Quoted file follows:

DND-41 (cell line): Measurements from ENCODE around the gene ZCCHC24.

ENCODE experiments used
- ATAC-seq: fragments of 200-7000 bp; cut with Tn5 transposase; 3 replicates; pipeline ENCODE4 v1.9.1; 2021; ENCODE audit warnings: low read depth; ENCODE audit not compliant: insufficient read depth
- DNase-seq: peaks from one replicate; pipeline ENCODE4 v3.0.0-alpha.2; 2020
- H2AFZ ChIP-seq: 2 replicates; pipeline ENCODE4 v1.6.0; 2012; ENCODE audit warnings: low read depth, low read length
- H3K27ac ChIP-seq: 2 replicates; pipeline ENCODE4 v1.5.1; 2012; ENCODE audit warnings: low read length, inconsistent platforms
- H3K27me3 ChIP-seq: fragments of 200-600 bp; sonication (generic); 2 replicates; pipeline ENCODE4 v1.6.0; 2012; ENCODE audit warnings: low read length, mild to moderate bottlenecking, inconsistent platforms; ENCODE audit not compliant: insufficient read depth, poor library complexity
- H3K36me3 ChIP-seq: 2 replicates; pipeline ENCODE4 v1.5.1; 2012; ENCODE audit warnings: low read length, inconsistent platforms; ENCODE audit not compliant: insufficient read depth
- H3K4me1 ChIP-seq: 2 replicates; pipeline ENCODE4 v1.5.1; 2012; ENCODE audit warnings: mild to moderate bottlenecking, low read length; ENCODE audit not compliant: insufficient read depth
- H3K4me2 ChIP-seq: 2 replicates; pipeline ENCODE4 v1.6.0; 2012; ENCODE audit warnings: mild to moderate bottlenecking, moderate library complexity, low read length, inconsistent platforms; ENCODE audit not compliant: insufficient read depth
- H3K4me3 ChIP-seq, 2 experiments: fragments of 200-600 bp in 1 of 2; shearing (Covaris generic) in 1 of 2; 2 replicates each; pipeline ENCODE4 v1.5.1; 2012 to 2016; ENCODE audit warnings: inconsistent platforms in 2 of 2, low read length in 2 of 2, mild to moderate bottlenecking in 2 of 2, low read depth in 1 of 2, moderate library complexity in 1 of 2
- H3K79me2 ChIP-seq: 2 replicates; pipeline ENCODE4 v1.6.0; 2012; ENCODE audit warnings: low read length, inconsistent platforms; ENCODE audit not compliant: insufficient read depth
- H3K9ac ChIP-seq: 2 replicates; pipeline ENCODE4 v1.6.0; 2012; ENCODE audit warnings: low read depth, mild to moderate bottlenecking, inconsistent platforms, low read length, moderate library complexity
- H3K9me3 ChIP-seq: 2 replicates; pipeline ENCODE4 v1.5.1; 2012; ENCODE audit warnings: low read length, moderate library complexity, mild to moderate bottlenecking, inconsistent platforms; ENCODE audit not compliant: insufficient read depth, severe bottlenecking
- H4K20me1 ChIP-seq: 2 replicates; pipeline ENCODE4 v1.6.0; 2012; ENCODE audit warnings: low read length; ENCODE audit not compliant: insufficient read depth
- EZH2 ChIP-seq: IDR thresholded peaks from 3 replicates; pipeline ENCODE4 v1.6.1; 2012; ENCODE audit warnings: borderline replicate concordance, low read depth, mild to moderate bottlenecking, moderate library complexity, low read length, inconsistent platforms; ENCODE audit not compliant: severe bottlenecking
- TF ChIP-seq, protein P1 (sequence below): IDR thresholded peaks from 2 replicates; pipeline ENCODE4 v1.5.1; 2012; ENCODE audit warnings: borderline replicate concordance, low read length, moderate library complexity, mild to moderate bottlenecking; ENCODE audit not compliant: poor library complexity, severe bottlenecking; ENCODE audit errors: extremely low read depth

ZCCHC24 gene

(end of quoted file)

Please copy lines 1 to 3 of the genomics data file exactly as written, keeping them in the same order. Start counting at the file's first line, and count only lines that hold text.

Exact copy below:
DND-41 (cell line): Measurements from ENCODE around the gene ZCCHC24.

ENCODE experiments used
- ATAC-seq: fragments of 200-7000 bp; cut with Tn5 transposase; 3 replicates; pipeline ENCODE4 v1.9.1; 2021; ENCODE audit warnings: low read depth; ENCODE audit not compliant: insufficient read depth